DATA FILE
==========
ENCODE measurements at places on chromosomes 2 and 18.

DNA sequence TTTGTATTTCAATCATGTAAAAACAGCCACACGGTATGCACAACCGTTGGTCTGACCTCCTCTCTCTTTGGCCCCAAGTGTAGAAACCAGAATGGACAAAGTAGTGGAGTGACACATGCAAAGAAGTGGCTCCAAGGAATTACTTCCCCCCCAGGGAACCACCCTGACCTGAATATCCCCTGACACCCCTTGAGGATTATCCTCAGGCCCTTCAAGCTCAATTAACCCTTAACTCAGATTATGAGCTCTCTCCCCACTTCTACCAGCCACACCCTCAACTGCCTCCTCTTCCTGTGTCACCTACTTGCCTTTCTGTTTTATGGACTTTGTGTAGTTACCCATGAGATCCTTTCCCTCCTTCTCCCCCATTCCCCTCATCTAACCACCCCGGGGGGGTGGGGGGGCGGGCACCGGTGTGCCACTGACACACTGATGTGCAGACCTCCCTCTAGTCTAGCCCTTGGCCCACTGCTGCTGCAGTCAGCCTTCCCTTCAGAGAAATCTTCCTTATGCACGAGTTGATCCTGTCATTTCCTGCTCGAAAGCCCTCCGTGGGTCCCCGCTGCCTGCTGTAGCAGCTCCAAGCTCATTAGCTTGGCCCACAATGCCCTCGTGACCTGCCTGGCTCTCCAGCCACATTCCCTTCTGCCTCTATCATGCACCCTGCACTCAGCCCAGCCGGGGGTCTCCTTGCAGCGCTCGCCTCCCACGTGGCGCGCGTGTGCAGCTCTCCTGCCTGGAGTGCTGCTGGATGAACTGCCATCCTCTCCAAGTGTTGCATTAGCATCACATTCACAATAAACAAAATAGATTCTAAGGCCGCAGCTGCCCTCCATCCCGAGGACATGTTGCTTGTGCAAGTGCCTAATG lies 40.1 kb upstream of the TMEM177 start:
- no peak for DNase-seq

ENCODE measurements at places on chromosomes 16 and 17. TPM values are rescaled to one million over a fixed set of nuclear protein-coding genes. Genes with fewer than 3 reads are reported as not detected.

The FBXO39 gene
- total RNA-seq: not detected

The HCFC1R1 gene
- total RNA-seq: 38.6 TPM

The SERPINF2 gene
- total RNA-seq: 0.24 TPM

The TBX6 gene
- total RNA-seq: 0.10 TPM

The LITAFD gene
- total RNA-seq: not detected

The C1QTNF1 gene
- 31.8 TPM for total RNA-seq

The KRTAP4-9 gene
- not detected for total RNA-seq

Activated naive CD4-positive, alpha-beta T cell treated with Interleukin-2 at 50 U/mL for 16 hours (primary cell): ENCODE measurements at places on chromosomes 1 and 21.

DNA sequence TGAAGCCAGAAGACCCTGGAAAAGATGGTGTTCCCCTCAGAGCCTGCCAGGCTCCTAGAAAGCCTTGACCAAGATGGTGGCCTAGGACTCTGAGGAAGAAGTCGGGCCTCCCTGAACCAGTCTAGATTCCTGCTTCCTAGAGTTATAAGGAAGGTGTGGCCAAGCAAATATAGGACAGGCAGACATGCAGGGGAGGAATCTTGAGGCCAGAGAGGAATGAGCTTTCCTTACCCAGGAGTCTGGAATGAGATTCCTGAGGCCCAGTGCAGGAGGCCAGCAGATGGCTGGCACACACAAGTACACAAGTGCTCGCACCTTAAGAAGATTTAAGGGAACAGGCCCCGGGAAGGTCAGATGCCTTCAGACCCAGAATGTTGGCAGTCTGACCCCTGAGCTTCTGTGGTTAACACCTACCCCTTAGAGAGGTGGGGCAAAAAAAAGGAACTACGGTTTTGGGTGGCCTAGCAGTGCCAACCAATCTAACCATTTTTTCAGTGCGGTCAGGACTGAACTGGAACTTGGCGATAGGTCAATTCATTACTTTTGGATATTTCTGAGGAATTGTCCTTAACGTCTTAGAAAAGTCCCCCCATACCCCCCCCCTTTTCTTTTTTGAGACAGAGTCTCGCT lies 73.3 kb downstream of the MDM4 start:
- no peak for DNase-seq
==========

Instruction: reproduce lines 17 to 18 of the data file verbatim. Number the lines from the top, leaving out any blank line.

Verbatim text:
The KRTAP4-9 gene
- not detected for total RNA-seq